The Acorn Theatre, New York
Simon Wiesenthal was a legendary figure whose tenacity brought 1,100 Nazi war criminals to justice.
Although his efforts have been commemorated in various media, including when Lord Olivier embodied him in The Boys from Brazil, additional reminders of the saintly Simon, but also the atrocities that he sought to avenge, are always valuable.
The Wiesenthal presented on Theatre Row at The Acorn is an old man on the day of his retirement, 58 years after commencing his crusade to hunt down those responsible for the Holocaust.
Tottering around a Viennese office, lavishly furnished and ornamented by ace scenic designer Beowulf Boritt, Tom Dugan attempts both to tell the Simon Wiesenthal story and allow viewers to see a representation of this exceptional character.
Dugan, who performs the 90-minute piece as well as writing it, as a Roman Catholic might not be obvious casting but utilises a thick, quasi-Germanic accent to cover the fact.
He commences by charming and amusing the audience before turning to historical fact and explaining that Wiesenthal was a victim, losing his mother and wife to the Nazis and suffering in a series of concentration camps himself.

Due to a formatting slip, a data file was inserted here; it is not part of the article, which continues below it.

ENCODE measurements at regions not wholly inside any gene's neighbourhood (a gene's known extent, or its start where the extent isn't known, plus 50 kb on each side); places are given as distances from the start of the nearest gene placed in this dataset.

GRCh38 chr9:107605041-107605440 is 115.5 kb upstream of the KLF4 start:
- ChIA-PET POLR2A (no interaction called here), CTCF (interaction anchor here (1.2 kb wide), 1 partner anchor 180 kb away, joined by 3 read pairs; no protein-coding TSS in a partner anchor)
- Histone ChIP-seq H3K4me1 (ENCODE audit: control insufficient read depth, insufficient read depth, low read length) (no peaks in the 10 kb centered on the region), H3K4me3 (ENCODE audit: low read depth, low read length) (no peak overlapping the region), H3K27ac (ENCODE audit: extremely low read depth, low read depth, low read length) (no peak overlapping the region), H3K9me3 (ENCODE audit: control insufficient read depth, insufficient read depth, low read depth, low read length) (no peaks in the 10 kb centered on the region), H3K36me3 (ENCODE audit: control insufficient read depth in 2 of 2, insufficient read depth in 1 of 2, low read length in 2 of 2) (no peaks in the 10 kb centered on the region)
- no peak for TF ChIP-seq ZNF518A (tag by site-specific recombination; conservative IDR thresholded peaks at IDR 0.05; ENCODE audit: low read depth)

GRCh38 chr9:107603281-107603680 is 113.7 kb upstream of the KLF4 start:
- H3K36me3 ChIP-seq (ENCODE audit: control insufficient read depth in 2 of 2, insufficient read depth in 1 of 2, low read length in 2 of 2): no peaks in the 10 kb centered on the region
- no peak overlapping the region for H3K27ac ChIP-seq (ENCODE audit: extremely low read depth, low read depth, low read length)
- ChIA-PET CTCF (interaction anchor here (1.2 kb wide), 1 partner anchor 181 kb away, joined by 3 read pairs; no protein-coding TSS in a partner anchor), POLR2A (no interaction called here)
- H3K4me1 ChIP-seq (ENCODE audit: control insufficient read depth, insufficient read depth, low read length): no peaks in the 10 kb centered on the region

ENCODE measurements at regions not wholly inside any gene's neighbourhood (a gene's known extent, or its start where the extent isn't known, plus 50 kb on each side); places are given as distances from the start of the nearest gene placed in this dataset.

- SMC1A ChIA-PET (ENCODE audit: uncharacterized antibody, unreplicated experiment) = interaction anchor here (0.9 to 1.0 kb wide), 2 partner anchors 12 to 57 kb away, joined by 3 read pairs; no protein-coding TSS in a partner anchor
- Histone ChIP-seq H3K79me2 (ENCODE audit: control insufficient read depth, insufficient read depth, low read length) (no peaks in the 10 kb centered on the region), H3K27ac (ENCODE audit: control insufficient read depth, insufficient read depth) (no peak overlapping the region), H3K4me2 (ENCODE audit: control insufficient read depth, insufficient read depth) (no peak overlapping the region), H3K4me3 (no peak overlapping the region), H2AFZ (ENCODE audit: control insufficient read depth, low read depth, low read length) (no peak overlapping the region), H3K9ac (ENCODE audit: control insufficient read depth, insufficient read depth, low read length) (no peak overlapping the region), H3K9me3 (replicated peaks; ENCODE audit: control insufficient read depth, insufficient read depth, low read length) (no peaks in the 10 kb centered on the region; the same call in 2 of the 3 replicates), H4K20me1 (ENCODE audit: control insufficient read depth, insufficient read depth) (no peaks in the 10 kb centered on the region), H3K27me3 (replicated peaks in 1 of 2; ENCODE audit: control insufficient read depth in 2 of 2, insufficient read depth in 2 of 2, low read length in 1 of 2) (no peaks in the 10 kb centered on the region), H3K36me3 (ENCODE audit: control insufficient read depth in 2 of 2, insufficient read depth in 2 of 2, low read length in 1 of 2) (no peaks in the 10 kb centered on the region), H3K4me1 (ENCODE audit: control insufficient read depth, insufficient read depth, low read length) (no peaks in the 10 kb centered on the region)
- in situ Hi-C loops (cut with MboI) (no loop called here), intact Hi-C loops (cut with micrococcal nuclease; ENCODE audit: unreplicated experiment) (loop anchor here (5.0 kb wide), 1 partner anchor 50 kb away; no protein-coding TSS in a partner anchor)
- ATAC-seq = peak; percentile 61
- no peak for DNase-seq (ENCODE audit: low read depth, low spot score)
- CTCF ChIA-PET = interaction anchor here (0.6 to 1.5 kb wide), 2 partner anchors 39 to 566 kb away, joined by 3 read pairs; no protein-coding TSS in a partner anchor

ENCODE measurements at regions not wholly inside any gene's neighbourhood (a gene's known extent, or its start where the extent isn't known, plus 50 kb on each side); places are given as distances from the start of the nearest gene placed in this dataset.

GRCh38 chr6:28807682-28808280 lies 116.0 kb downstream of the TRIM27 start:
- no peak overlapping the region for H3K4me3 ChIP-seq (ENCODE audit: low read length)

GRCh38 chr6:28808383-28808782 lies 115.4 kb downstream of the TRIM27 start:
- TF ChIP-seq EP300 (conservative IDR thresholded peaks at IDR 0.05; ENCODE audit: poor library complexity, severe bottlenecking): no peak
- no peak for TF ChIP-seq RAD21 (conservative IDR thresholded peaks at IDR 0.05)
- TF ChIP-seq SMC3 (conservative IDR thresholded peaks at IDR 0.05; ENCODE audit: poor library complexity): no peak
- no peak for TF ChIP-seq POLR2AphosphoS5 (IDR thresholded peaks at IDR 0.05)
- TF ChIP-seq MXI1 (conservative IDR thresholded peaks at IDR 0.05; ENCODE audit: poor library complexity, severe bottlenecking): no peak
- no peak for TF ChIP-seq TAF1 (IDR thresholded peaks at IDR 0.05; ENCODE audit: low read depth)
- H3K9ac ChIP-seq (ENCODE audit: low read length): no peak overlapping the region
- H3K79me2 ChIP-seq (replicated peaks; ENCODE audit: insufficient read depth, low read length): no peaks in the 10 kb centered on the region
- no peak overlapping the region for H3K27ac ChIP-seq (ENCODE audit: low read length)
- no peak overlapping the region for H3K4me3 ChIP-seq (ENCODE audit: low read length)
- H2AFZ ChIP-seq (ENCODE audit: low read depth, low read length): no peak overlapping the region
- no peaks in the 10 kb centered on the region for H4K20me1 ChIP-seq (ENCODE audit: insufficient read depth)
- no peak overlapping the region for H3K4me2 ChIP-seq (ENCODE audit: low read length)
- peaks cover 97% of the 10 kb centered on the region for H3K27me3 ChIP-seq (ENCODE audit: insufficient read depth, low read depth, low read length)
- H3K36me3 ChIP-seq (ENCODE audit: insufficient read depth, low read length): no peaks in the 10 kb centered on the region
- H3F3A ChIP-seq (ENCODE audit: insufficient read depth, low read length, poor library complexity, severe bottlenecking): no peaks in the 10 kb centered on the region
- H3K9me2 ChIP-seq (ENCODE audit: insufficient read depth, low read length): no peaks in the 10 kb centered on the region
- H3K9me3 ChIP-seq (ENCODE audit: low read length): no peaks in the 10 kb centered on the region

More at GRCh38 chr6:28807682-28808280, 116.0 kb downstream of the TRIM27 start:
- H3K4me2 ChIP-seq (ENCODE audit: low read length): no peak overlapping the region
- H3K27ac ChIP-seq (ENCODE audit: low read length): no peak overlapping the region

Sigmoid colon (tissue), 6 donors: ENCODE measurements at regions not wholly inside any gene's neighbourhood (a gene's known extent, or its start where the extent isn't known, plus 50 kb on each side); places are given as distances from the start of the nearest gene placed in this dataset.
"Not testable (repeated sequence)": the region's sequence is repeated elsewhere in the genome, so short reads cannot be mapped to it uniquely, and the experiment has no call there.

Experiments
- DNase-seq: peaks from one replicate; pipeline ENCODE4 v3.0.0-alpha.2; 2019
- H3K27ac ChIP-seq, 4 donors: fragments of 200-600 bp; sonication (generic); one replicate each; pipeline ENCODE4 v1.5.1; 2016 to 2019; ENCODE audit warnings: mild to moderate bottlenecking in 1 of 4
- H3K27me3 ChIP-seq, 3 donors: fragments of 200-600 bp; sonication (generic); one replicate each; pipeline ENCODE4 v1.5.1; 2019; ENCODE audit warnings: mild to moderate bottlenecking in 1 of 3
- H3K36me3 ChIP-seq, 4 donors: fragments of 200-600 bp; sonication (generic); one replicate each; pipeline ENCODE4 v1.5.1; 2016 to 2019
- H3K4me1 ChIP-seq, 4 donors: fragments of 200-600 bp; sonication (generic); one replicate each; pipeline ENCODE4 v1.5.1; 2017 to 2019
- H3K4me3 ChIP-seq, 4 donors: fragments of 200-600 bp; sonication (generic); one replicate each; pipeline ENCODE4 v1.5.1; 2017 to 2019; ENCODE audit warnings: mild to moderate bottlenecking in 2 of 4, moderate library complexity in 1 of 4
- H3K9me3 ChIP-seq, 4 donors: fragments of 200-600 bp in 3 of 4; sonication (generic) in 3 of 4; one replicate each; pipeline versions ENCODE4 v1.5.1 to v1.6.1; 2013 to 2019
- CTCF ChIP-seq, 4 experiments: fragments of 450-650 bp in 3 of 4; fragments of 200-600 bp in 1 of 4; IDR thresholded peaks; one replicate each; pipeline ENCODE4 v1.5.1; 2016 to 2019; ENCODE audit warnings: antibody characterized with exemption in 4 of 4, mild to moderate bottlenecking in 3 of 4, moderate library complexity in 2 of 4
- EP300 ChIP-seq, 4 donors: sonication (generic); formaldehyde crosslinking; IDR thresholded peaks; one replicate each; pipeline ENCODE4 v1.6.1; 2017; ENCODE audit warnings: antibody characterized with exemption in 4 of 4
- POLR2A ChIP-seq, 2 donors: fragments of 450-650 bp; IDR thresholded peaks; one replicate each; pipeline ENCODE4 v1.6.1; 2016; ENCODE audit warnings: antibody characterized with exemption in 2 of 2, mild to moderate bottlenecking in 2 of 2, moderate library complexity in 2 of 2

After the War, he had the opportunity to assist the Americans as they sought to track down those responsible for the genocide that accounted for 6 million Jews but also another 5 million mixed “undesirables”.
As they tired, he became superhuman, devoting his life to the cause. Along the way, one miraculous story warms the heart as his dead wife reappears and stays in the picture right through to retirement day in 2003.
The strongest elements of the monologue come with the testimonies and tales of Nazis heroically hunted down, often in far-flung places.
Early on, Wiesenthal explains that he has been likened to James Bond, which seems odd until you understand his achievements, not to mention some threats on his life and those of family members.
His message is that we should not forget, leading him to trace, amongst others, the man who arrested Anne Frank, to make a point to a group of young Holocaust deniers.
There is a very strong hour-long play buried in rather too much modern froth designed to make Simon Wiesenthal come to life rather like a modern museum exhibit using actors and artifice rather than relying on good old hard facts. That is a pity, since the underlying thesis and tales of miraculous detective work really are inspiring.
Reviewer: Philip Fisher